On a Bright Hillside in Paradise
Vintage, $32.99 pb, 310 pp
Anyone who watched the recent SBS survival series Alone Australia will have gained a new understanding of western Tasmania: of how wild it is, and how rugged, and how cold. A hand-to-mouth, hardscrabble life of subsistence farming there would be bad enough today; for the nineteenth-century white settlers of Annette Higgs’s novel it is close to unsurvivable, and indeed some of her most vulnerable characters do not survive it.
On a Bright Hillside in Paradise, winner of the 2022 Penguin Literary Prize, tells the story of a white settler family through three generations. As Higgs explains in a short Author’s Note at the end,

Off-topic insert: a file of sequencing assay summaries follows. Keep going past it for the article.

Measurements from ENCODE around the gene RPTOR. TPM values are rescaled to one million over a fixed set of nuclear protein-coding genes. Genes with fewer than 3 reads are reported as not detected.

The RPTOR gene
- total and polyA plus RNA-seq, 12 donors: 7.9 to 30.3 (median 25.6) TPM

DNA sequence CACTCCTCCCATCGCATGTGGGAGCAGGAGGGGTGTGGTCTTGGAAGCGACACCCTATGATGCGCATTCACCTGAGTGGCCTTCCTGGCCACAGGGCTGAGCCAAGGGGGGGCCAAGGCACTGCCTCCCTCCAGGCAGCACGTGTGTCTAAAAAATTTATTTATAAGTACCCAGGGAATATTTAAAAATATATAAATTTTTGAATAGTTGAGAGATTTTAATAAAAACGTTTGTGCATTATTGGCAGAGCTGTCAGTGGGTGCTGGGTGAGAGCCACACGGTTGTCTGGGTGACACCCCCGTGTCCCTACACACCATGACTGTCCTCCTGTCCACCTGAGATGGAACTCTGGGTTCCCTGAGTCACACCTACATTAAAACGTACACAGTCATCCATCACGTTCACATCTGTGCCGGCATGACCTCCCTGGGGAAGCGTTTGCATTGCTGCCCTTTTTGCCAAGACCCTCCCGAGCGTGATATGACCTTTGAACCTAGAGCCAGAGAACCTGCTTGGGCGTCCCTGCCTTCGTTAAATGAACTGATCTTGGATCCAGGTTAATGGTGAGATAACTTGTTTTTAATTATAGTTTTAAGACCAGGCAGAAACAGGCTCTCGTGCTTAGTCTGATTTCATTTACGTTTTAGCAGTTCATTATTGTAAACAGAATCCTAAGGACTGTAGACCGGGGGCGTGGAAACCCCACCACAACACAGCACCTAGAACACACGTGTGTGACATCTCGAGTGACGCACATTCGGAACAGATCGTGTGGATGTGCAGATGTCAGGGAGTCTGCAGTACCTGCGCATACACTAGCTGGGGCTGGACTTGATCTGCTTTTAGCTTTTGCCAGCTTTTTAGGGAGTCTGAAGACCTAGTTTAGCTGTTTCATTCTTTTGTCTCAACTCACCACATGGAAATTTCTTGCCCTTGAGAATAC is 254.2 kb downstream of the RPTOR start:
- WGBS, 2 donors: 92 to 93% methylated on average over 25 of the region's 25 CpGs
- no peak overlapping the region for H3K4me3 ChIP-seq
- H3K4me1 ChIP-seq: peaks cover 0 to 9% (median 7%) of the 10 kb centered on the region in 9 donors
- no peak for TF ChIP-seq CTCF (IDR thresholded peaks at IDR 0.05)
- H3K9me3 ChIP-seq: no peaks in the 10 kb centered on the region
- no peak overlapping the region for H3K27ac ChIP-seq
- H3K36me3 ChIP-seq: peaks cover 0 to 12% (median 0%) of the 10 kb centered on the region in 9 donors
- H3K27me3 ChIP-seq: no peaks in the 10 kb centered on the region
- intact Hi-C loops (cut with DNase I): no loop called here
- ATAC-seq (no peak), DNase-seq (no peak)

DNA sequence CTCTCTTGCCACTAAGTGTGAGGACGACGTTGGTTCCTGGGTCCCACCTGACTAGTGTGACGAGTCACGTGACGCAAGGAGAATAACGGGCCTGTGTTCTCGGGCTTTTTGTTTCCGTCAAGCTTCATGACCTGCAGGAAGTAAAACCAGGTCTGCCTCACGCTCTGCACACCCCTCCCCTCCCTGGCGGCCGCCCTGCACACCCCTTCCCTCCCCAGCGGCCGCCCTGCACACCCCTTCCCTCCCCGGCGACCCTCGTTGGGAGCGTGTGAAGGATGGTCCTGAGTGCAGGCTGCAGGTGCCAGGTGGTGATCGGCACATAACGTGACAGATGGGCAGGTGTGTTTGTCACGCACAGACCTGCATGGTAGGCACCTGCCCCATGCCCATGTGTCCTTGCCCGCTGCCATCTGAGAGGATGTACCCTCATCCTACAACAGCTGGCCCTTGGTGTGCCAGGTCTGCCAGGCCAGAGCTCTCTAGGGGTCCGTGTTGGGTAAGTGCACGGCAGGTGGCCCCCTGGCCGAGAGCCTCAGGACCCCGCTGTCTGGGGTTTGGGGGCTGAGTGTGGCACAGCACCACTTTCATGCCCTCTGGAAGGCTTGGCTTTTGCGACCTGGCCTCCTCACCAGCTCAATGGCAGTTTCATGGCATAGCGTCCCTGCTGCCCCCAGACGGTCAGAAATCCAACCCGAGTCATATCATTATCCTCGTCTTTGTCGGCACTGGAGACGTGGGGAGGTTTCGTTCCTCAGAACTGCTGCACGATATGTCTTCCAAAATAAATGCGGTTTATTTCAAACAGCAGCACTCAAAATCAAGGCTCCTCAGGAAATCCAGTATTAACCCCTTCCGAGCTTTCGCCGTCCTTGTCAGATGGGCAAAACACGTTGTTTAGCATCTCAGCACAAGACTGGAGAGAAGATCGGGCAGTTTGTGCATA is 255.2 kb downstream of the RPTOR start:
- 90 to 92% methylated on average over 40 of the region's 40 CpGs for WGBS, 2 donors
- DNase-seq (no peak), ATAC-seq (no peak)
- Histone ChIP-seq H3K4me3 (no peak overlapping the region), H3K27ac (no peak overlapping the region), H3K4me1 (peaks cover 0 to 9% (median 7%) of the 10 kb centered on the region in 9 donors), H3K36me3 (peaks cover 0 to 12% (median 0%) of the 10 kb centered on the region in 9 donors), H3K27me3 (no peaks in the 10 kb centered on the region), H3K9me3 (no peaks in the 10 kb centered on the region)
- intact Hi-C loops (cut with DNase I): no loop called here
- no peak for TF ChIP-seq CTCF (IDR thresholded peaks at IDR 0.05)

The story of the Hatton family is loosely based on my own family. Eliza Wise was a real person, as was her convict husband Benjamin Walters. One of their daughters married a farmer and settled under the aura of Mount Roland in the Kentish district and raised a large family. They were living there when the Christian Brethren evangelists arrived in 1874 and swept the people up in enthusiasm for revivals and creek baptisms.